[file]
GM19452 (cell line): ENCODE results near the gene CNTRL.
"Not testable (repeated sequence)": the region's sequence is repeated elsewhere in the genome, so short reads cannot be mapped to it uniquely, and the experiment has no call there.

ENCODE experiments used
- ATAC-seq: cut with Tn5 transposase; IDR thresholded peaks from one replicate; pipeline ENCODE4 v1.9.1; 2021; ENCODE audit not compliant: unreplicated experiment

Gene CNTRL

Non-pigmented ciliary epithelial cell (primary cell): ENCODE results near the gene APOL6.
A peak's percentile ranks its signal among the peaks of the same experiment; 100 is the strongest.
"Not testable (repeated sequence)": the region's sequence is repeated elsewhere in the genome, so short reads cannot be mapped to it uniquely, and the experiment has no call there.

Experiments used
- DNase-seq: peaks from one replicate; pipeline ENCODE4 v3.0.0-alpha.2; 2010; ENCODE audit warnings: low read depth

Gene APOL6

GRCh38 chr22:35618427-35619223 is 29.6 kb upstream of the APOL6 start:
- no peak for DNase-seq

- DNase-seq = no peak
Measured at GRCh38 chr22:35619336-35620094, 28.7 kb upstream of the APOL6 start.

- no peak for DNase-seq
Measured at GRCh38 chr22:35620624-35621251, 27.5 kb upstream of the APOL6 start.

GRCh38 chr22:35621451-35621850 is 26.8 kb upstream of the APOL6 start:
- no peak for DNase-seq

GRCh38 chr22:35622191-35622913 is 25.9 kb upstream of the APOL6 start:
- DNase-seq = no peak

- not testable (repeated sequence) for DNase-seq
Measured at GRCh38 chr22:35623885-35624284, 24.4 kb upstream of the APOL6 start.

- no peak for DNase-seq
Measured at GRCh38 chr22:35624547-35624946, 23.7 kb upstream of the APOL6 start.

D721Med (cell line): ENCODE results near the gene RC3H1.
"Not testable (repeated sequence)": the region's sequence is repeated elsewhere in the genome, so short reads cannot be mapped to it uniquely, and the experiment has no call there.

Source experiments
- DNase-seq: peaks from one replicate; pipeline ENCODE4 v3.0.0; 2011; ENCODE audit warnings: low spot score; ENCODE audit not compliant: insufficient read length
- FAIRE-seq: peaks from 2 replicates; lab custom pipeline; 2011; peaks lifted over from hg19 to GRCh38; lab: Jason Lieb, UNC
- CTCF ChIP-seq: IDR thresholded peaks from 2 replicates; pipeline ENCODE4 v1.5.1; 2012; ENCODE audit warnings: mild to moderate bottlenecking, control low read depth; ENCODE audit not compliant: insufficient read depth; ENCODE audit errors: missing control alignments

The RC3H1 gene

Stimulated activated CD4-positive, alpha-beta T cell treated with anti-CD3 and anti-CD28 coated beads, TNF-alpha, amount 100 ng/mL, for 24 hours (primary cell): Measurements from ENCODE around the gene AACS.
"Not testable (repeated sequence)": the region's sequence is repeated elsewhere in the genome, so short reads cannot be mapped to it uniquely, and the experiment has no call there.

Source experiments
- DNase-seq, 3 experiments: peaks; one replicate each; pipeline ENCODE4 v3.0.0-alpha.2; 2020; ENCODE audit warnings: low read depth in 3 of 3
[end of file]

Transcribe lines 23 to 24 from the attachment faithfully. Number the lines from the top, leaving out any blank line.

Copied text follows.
Measured at GRCh38 chr22:35623885-35624284, 24.4 kb upstream of the APOL6 start.

- no peak for DNase-seq